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motw logo 1-35Melissa McCarthy trades pratfalls and slapstick for wry wit and introspection in Marielle Heller‘s keenly observed biopic “Can You Ever Forgive Me?” McCarthy stars as biographer Lee Israel, whose brief time in the spotlight of the Manhattan publishing scene has all but been extinguished as the movie begins, leaving her bitter, lonely, and strapped for cash, which ultimately leads to a life of literary crime. It’s a compelling role for McCarthy, who seems to relish the opportunity to take on more serious material.

Not that the movie is without humor; Lee drops plenty of acerbic one liners at the expense of both herself and others, and she and friend/accomplice/rival Jack Hock (a delightfully arch Richard E. Grant) trade pithy barbs and digs as they bond over cheap cocktails in dive bars. But this is definitely not the kind of broad character or comedy that McCarthy is best known for. Lee is an introverted loner who can’t believe that anyone except her cat could truly love her. Her confidence wrecked by rejection (mostly in the form of Jane Curtin as her cuttingly dismissive agent), Lee is at a loss: She knows she can write, but no one will give her the chance.

Then an opportunity presents itself, and Lee can’t resist. She puts her familiarity with celebrated authors and her keen eye for detail to use producing (and then selling) forged letters from writers like Fanny Brice, Dorothy Parker, and more. Her scheme not only secures her the money she needs to pay rent and vet bills, but it gives her — for the first time in a long while — something to be proud of. Heller (“Diary of a Teenage Girl”), working from a script by Nicole Holofcener (“Friends with Money,” “Lovely and Amazing”), does an excellent job making it clear how important Lee’s forgery is to her identity, which is ironic, considering how many personas she takes on while creating the letters. If people won’t listen to her voice, then it seems she’ll gladly fool them by speaking convincingly in others’ voices.

Lee isn’t an easy person to like, but she’s sympathetic. Credit for that goes to McCarthy’s vulnerable performance, Heller’s careful direction, and Holofcener’s well-chosen words. Can we ever forgive her? Yes, we can, because it’s not that difficult to imagine making similar choices in her circumstances. Assuming we had her way with a typewriter, of course!– Betsy Bozdech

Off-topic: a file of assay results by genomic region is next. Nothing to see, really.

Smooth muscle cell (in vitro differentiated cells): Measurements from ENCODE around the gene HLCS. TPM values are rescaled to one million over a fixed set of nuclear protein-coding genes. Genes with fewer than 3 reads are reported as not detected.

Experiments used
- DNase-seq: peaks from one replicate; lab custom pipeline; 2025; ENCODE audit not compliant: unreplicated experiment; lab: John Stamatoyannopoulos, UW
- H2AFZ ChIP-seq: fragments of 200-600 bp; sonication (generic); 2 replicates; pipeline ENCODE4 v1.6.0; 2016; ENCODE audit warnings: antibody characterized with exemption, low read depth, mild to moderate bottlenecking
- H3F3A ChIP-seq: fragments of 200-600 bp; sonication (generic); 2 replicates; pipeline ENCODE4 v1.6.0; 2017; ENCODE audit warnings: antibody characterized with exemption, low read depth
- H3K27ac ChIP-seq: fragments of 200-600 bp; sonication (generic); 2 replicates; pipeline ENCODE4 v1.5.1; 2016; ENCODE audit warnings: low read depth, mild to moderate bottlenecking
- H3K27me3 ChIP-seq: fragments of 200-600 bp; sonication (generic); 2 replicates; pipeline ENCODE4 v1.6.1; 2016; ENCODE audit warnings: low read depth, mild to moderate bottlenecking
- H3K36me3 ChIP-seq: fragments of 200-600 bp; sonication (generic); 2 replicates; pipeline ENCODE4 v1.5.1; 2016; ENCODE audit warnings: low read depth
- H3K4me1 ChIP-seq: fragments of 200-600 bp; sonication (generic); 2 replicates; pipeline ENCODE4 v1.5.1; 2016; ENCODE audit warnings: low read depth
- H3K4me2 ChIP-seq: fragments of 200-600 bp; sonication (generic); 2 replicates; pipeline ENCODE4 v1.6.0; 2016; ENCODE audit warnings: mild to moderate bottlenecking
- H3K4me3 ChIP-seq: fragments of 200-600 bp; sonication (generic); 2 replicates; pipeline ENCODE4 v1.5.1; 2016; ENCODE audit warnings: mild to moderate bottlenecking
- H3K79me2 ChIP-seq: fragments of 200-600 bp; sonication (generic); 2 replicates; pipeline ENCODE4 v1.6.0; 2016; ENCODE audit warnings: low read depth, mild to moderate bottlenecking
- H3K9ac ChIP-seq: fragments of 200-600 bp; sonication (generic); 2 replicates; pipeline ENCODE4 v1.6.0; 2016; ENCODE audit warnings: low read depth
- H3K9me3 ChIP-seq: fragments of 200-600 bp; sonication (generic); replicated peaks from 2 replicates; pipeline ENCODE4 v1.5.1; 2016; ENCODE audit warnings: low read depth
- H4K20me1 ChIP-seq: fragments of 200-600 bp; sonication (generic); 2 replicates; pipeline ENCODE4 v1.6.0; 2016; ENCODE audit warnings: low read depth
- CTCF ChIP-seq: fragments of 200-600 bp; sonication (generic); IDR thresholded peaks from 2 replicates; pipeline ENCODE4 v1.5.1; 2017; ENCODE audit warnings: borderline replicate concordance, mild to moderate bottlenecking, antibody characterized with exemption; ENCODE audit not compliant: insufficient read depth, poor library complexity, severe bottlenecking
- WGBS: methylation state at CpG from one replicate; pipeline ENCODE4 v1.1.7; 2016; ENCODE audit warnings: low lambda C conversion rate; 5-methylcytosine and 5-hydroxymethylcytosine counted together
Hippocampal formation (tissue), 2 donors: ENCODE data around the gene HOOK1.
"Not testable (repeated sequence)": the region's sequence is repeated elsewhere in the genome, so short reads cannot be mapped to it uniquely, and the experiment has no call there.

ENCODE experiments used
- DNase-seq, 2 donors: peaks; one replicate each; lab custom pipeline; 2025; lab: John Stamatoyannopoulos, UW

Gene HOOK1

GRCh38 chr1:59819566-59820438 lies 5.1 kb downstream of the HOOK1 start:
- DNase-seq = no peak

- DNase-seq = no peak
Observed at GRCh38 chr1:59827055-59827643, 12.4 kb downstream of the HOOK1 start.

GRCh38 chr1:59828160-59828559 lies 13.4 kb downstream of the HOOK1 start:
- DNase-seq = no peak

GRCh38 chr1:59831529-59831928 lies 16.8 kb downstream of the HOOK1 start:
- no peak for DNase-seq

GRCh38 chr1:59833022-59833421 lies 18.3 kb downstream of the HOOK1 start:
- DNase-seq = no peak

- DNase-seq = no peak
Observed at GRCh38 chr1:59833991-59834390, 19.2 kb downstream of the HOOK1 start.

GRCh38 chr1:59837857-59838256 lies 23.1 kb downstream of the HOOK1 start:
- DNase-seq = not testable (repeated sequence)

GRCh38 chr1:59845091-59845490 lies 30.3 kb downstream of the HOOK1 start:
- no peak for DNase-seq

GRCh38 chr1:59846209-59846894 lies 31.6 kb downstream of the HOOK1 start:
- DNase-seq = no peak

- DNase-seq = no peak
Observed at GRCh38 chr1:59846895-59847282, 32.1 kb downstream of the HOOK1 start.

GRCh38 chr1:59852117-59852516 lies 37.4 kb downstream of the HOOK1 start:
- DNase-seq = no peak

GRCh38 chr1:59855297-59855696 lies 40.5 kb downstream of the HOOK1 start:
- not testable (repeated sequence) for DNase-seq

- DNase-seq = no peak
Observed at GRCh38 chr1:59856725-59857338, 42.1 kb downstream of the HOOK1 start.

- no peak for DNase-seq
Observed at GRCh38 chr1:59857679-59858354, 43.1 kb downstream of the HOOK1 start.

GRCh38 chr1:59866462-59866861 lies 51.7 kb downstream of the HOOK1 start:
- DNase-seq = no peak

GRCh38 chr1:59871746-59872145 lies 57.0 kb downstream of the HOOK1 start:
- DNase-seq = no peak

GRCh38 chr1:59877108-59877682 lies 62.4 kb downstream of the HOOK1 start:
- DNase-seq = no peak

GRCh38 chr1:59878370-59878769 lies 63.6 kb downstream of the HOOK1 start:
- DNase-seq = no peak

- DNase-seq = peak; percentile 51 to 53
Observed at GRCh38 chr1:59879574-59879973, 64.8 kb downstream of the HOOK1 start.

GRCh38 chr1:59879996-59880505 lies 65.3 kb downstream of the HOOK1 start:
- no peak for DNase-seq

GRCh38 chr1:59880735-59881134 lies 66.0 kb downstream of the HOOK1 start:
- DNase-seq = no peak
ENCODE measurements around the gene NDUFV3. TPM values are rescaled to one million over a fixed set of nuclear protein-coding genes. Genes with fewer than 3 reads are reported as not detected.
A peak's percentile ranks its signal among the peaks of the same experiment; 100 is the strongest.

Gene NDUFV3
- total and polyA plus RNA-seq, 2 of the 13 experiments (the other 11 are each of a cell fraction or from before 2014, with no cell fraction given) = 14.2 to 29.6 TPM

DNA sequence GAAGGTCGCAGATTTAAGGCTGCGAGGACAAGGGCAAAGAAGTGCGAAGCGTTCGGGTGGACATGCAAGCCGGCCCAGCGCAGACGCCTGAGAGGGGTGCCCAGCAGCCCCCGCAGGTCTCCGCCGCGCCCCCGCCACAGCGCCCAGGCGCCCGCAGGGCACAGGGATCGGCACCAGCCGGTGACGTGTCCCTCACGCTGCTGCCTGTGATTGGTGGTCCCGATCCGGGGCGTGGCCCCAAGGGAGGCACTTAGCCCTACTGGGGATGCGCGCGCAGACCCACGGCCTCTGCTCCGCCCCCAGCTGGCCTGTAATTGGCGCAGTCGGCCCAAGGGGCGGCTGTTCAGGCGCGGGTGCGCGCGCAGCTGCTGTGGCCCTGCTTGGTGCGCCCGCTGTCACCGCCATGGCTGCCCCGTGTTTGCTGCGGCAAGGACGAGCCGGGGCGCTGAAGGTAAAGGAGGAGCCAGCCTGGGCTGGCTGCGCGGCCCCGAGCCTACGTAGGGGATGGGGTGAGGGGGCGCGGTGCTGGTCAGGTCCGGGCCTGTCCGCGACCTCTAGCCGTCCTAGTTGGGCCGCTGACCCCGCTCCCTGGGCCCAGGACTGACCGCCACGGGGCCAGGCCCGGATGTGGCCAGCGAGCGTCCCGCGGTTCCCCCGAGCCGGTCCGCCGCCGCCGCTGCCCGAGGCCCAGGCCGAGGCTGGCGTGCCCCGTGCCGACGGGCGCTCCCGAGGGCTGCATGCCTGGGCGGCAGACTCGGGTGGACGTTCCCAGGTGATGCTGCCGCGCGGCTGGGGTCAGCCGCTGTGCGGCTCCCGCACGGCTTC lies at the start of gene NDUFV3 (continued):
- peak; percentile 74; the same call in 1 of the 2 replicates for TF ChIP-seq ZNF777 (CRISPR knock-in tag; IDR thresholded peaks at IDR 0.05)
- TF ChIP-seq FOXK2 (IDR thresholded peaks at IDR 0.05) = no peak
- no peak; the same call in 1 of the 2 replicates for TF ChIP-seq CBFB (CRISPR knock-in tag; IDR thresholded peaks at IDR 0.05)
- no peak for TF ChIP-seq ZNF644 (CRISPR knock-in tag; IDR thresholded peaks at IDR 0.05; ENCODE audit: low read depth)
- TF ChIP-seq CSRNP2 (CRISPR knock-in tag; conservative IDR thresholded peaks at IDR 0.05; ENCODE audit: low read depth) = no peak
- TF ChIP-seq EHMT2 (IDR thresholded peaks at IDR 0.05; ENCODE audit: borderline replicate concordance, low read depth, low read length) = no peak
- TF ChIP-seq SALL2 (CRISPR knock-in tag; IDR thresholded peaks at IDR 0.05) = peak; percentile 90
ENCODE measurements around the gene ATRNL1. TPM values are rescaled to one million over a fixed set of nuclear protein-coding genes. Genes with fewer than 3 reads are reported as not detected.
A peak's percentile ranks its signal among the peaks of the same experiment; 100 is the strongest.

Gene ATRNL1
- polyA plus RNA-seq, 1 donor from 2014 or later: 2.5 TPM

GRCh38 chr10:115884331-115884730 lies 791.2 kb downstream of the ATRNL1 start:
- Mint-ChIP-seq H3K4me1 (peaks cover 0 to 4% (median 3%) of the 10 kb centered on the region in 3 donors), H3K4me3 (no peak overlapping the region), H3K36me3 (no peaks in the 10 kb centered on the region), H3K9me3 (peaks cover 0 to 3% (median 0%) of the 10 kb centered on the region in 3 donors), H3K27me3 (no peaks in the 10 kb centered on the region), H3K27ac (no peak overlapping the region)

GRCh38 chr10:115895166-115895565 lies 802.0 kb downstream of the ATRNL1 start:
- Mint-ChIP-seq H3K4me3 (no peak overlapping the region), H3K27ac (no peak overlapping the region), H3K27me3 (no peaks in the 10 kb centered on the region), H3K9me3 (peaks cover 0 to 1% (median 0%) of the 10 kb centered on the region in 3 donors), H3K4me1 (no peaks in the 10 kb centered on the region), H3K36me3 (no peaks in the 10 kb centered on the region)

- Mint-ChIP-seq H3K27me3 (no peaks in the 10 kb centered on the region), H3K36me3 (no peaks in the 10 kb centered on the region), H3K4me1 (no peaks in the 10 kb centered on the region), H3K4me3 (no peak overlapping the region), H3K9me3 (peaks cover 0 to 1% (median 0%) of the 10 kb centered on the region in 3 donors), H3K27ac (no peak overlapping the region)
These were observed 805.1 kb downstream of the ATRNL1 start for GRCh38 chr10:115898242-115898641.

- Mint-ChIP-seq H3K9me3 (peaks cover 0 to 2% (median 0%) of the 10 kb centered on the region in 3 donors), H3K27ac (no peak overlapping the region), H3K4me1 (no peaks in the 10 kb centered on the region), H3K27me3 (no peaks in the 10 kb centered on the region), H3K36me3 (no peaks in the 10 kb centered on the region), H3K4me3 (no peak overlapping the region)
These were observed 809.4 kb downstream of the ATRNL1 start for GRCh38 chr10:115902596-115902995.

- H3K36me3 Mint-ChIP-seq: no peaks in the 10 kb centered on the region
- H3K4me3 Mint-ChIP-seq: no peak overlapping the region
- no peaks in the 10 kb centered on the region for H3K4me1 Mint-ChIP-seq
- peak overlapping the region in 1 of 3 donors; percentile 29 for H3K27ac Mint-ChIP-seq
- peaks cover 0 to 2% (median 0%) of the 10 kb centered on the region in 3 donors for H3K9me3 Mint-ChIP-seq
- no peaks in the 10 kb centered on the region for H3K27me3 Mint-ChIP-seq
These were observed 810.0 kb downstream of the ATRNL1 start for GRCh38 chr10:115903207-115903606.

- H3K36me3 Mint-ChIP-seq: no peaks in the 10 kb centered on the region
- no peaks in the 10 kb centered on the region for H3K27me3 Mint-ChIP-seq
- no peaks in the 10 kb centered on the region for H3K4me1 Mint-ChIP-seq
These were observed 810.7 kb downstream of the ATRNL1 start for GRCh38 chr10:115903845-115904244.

Team #MOTW’s comments:

Susan Wloszczyna: The arrival of Can You Ever Forgive Me? is more than enough evidence that McCarthy is the real deal as she closes off her usual buoyant avenues of emoting for a darker, morose and complex persona – one paved in frustration and failed opportunity that is uniquely female in nature. Her usual brassy bravado is tucked away beneath a frumpy veneer of bitterness, disappointment and deeply seated resentment over anyone else’s success. Read full review.

Loren King Melissa McCarthy is, not surprisingly, terrific in this juicy dramatic role. Her subtle reactions reveal so much of Lee Israel’s brash personality and damaged soul that she turns this darkly funny tale about an oddball into a biting portrait of a writer raging from the margins. Read full review.

Marilyn Ferdinand: Melissa McCarthy has made a movie career out of playing tough, crude women, primarily in comedies, a trajectory that has boxed her talents in a rather disagreeable way. With her latest film, Can You Ever Forgive Me?, based on the confessional memoir of convicted forger Lee Israel, McCarthy doesn’t so much escape her onscreen persona as find a serious role that gives that persona room to flower. Israel, known for her biographies of Tallulah Bankhead, Dorothy Kilgallen, and Estée Lauder, became infamous when, after failing to secure more work, made ends meet by forging and selling letters purportedly written by such luminaries as Dorothy Parker, Lillian Hellman, and Noël Coward. The film chronicles the writer’s disheveled life, disagreeable personality, and marginalization by the literary community with wit and mounting sense of dread. Director Marielle Heller and coscreenwriters Nicole Holofcener and Jeff Whitty believably recreate 1990s New York, a time when writers were still paid well for their work and independent bookstores were plentiful, and offers detailed scenes of how Israel plied her nefarious trade, as well as generous glimpses of the gay life of Israel and her friend and partner in crime, John Hock (Richard E. Grant). Can You Ever Forgive Me? is an absorbing, sad drama in which Israel comes to the conclusion that she was at her best as a